It seems, however, that Trump miscalculated his move on Jerusalem. He might have reasoned that an ambiguous speech might win him favor with the Christian right and American Jews, a favor that he seeks for his reelection bid in 2020. But Trump did not seem aware that words count in international relations.

Trump did not learn from the international backlash against his Jerusalem speech. He went further by threatening to cut US aid to governments that vote for the UN General Assembly’s resolution, which kept Jerusalem a disputed territory, rather than recognize it as the capital of Israel. The US president was seemingly unaware that — should his threat fail — it would show him and America weak, an image that Trump hates. Those who read Trump’s two speeches carefully, the one on Jerusalem and the one on US national security, could have predicted America’s astounding diplomatic defeat at an international organization that the US hosts and funds to a large extent.

And in a way, that has become the signature of Trump and his administration, the US president said things at the same time that his subordinates said the opposite. Even after Trump’s “recognition” of Jerusalem as Israel’s capital, the classification of East Jerusalem and the West Bank remained “disputed territory”, as per the US State Department.

Similarly, a day after governments that are recipients of US aid voted against America at the UN, the State Department said Washington has no plans to suspend any foreign aid to these countries, in effect showing that Trump’s statements were just what they were: meaningless words with no effect on real life. Ever since he announced his candidacy, and with the assistance of “economic populist” and his former chief strategic Steve Bannon, Trump has endorsed a rhetoric that is more imaginative than real. Even worse, Bannon and Trump’s idea of “America First” breaks with the traditional Republican perspective on America and its role in the world.

America’s founders, many of them members of Masonic and other similar fraternities, prided themselves on being the descendants of a long line of masons who had built past empires, such as Egyptians and Israelis. America’s founding fathers envisioned America as the last in a long line of empires, and a source of enlightenment and civilization for the whole world. This thinking culminated in Republican President Ronald Reagan uttering his famous description of America as a “shining city on a hill.”

Reagan enjoys a deity-like status with almost all Republicans, including Trump, who fashioned his electoral campaign along the lines of his predecessor. It was the Reagan campaign that came up with its electoral slogan “Let’s Make America Great Again,” a motto that Trump borrowed for his own campaign. So far, Trump has even emulated Reagan’s platform: By lowering taxes in such a drastic way that parallels 1986, Trump is effectively carving for himself an image of being another Reagan.

But the unlearned man that he is, Trump’s emulation of Reagan is only superficial. The liberalization of world economy and championing of free trade was one of the main pillars of the Reagan-Thatcher economic boom. Trump, however, has been preaching against free trade, arguing instead for protections and tariffs.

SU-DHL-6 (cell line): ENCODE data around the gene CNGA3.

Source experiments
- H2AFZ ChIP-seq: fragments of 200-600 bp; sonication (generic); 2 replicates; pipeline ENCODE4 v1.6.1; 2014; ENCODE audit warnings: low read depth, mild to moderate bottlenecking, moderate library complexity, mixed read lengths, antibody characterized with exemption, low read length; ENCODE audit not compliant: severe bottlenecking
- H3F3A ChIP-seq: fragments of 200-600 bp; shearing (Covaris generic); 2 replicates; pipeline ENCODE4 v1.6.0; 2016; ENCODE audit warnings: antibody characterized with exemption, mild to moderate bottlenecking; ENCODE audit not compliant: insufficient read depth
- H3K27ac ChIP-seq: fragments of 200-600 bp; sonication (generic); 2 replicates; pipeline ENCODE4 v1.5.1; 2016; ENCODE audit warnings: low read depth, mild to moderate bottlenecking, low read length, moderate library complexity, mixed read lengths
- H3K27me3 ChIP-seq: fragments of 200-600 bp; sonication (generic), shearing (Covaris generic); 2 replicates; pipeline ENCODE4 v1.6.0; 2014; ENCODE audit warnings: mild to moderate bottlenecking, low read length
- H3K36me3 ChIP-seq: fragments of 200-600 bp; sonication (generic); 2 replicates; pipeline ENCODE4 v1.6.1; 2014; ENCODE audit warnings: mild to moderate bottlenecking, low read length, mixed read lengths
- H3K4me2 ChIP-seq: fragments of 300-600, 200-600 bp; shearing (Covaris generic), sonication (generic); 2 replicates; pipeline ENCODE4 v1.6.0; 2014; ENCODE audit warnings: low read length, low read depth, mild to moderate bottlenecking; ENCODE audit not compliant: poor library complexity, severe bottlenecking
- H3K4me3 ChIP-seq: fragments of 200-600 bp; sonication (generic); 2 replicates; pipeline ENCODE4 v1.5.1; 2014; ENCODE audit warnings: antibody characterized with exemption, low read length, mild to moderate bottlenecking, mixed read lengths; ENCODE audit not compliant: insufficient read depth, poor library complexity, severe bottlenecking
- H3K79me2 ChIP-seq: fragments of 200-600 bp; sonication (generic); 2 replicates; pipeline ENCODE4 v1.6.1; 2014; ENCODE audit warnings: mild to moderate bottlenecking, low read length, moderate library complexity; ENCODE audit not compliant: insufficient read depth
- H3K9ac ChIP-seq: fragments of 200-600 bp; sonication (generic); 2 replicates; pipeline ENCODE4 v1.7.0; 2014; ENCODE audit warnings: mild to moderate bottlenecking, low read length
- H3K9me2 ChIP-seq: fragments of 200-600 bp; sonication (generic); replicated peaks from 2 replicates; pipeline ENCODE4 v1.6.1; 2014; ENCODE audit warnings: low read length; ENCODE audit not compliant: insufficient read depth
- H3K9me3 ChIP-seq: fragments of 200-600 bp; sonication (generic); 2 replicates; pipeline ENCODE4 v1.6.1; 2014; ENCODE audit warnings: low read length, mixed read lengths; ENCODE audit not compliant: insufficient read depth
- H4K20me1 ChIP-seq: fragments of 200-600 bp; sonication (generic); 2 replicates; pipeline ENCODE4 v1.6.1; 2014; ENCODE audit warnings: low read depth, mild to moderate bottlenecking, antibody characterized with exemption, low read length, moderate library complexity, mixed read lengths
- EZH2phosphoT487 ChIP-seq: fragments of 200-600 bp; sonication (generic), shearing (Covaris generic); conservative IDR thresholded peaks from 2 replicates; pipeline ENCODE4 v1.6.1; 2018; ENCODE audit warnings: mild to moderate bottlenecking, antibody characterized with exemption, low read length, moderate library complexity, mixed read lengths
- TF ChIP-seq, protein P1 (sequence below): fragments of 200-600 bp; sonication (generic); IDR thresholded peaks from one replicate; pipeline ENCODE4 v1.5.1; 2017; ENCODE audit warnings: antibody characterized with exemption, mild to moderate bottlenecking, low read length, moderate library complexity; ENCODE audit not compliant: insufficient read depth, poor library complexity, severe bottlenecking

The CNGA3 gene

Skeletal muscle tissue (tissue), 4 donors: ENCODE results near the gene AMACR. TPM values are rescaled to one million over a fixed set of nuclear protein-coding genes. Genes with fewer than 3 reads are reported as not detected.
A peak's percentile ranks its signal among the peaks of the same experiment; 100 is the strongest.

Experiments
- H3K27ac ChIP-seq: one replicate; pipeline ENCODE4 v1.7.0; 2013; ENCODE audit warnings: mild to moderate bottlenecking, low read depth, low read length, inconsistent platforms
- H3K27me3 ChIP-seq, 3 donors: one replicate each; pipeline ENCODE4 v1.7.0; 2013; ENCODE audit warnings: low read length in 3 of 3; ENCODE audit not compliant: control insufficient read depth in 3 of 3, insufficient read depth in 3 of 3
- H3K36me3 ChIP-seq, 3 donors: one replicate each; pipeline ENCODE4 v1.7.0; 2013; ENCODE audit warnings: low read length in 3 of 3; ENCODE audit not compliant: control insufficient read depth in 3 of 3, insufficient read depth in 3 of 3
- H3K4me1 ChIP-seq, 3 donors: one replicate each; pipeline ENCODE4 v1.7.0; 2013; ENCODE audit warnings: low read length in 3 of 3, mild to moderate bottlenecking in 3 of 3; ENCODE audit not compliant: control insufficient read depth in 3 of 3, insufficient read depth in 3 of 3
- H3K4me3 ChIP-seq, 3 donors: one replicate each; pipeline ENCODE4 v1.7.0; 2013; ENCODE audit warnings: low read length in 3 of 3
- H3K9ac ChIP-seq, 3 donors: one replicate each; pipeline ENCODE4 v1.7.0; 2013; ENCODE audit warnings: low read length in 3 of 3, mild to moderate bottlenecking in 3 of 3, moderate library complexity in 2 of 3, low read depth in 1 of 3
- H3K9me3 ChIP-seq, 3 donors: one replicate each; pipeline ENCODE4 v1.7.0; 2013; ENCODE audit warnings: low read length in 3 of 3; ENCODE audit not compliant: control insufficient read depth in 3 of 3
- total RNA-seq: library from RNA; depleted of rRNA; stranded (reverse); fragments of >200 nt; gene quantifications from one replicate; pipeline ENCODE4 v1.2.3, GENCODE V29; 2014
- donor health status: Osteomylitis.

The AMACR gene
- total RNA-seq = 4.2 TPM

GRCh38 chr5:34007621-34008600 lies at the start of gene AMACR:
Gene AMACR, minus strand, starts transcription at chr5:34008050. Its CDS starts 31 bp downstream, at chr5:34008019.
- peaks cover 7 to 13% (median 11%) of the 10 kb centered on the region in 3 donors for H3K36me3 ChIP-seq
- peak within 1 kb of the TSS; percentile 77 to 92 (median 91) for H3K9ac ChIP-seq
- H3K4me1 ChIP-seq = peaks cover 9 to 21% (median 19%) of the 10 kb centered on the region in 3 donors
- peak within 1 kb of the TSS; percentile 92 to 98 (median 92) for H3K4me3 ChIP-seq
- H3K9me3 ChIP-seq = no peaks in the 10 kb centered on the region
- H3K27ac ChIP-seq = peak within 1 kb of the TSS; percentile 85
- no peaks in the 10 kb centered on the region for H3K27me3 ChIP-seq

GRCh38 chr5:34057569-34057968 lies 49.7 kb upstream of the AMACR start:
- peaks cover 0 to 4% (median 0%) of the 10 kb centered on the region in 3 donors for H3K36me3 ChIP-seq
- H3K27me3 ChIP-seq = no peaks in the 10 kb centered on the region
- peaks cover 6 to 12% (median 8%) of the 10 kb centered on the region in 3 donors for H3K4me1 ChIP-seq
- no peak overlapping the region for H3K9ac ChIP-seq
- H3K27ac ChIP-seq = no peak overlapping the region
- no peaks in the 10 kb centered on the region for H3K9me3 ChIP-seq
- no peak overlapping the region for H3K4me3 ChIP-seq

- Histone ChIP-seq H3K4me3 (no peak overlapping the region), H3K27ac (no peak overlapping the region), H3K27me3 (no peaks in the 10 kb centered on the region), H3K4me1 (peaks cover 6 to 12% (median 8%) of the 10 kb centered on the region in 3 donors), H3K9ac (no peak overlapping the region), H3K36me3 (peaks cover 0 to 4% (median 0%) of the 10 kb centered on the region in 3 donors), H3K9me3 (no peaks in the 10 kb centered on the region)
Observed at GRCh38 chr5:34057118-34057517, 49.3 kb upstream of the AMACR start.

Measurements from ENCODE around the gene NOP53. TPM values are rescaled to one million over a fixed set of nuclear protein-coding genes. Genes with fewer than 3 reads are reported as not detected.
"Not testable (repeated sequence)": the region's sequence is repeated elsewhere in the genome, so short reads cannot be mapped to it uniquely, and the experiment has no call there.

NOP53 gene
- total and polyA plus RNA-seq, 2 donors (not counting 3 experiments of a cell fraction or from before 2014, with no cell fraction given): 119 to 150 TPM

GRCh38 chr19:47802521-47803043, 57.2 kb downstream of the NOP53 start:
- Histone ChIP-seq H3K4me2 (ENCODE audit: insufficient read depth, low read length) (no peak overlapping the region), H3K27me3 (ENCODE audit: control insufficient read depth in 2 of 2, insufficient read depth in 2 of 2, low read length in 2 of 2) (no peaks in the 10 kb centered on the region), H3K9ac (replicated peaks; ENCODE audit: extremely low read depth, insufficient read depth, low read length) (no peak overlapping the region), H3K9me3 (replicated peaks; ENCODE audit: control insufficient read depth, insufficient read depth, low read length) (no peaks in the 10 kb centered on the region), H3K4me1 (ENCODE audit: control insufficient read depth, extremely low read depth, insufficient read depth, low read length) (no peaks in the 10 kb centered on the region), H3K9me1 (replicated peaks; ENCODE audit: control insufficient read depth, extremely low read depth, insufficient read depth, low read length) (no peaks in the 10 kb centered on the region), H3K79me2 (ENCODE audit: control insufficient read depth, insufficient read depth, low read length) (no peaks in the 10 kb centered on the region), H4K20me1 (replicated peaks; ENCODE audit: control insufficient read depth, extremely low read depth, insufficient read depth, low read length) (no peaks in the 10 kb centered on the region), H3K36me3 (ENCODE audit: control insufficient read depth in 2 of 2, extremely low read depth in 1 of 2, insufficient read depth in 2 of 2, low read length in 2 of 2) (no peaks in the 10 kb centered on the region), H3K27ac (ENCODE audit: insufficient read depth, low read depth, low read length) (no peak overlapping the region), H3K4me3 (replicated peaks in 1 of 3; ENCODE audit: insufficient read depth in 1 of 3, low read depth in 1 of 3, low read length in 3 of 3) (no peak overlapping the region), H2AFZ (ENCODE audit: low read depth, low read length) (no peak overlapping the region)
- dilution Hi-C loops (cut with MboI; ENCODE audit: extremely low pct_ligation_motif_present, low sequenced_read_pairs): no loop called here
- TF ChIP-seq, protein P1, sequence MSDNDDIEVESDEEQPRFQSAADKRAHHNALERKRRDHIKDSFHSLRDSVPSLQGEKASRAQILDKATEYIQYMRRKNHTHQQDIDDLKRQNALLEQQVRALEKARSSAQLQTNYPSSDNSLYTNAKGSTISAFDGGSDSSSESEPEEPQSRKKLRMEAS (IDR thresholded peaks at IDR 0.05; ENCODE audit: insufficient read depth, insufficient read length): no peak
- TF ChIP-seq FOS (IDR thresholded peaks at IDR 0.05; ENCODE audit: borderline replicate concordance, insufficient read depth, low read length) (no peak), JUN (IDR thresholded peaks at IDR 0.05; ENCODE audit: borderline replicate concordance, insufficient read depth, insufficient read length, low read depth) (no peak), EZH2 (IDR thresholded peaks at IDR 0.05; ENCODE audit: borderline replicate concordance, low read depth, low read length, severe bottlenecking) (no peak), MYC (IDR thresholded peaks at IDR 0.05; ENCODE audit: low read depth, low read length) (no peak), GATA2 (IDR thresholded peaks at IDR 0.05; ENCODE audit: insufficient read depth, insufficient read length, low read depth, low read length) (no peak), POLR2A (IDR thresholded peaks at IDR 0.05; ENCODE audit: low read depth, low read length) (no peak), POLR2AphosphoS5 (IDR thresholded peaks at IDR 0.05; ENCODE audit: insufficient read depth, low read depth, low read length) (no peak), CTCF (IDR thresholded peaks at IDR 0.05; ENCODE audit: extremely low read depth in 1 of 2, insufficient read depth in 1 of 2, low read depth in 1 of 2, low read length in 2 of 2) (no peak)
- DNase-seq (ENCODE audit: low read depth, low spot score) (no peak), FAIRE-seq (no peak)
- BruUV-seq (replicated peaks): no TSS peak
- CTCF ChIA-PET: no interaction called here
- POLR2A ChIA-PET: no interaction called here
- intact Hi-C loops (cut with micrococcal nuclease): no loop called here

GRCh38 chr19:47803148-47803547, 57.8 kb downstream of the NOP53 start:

Another point over which Trump — perhaps unwittingly — parts ways with Reagan, is foreign policy. Reagan made sure that America’s alliances around the world remained rock solid. Reagan’s relations with British Prime Minister Margaret Thatcher were the best between any two sovereigns in recent history.

Reagan courted other allies. When he deployed the Marines to Beirut to oversee the relocation of the fighters of the Palestinian Liberation Organization (PLO) to Tunisia, he made sure that US allies — the French and the Italians – would also be sending troops to Lebanon for the same purpose. When Reagan planned to defeat the Soviet Union in Afghanistan through supporting the Mujahideen, he did so in close coordination with Saudi Arabia. Trump seems too misinformed to realize the importance of building alliances on the international stage, even for countries with unparalleled power like the US Instead, Trump has resorted to bullying allies and bluster rhetoric. So far, Trump’s style has been all words, and nothing else. Trump believes that he can restore the US to the glory it once enjoyed under Reagan. To do so, he has adopted Bannon’s motto “America First.” But because of their inexperience, Trump and Bannon have so far made America lonely and isolated on the world stage, rather than making it “first” again.

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2017 full of Western indifference to Muslims

Meryem Ilayda Atlas

The international system as we know it is pushing all of us toward an apocalyptic future. It is insane to allow things to advance as they had in 2017. The grand narrative of “civilization” is no more. Injustice and cruelty are spreading all around, with a lack of tangible resistance to this devolution deafening. The year 2017 will be seen by the future generations as one of the years when the world became a worse place.

Terror attacks, nuclear threats, civil wars, proxy wars, forced migration and ethnic clashes were aggravated by the irresponsibility of leading powers. The retreat of a dominant power may be seen by some as an encouraging development. However, narrow priorities of states and ever-growing domestic problems suffered by many countries have produced a chaotic environment where limited understanding of conflicts is preventing the formulation of comprehensive solutions to our problems. The world has never been this indifferent to suffering since the Bosnian Wars. Even worse, nowadays, it is usually the victims who are blamed.